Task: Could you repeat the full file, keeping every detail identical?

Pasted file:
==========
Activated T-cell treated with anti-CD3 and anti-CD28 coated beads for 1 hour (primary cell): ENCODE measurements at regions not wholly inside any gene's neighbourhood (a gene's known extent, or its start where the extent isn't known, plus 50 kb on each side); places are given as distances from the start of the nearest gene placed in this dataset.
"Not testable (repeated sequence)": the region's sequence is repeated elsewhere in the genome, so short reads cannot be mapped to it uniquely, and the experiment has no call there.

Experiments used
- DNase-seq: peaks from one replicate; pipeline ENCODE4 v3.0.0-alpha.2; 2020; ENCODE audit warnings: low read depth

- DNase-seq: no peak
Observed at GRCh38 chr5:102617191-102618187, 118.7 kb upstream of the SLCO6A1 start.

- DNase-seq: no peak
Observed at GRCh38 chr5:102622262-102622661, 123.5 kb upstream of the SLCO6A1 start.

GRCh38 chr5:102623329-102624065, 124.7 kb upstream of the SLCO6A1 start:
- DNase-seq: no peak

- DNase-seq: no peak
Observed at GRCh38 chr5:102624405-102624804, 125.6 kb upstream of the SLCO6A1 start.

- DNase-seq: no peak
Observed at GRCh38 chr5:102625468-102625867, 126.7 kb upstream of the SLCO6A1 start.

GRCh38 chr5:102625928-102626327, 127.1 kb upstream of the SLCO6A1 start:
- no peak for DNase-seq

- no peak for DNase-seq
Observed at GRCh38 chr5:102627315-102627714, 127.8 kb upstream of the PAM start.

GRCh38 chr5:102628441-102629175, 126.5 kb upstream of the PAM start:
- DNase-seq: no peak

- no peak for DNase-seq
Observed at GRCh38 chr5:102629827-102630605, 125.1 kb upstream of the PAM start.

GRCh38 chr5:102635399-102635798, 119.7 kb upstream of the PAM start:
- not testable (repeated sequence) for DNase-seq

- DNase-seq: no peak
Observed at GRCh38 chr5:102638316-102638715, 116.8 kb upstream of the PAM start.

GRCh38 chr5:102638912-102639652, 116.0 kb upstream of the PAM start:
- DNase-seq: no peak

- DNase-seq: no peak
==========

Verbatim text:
Activated T-cell treated with anti-CD3 and anti-CD28 coated beads for 1 hour (primary cell): ENCODE measurements at regions not wholly inside any gene's neighbourhood (a gene's known extent, or its start where the extent isn't known, plus 50 kb on each side); places are given as distances from the start of the nearest gene placed in this dataset.
"Not testable (repeated sequence)": the region's sequence is repeated elsewhere in the genome, so short reads cannot be mapped to it uniquely, and the experiment has no call there.

Experiments used
- DNase-seq: peaks from one replicate; pipeline ENCODE4 v3.0.0-alpha.2; 2020; ENCODE audit warnings: low read depth

- DNase-seq: no peak
Observed at GRCh38 chr5:102617191-102618187, 118.7 kb upstream of the SLCO6A1 start.

- DNase-seq: no peak
Observed at GRCh38 chr5:102622262-102622661, 123.5 kb upstream of the SLCO6A1 start.

GRCh38 chr5:102623329-102624065, 124.7 kb upstream of the SLCO6A1 start:
- DNase-seq: no peak

- DNase-seq: no peak
Observed at GRCh38 chr5:102624405-102624804, 125.6 kb upstream of the SLCO6A1 start.

- DNase-seq: no peak
Observed at GRCh38 chr5:102625468-102625867, 126.7 kb upstream of the SLCO6A1 start.

GRCh38 chr5:102625928-102626327, 127.1 kb upstream of the SLCO6A1 start:
- no peak for DNase-seq

- no peak for DNase-seq
Observed at GRCh38 chr5:102627315-102627714, 127.8 kb upstream of the PAM start.

GRCh38 chr5:102628441-102629175, 126.5 kb upstream of the PAM start:
- DNase-seq: no peak

- no peak for DNase-seq
Observed at GRCh38 chr5:102629827-102630605, 125.1 kb upstream of the PAM start.

GRCh38 chr5:102635399-102635798, 119.7 kb upstream of the PAM start:
- not testable (repeated sequence) for DNase-seq

- DNase-seq: no peak
Observed at GRCh38 chr5:102638316-102638715, 116.8 kb upstream of the PAM start.

GRCh38 chr5:102638912-102639652, 116.0 kb upstream of the PAM start:
- DNase-seq: no peak

- DNase-seq: no peak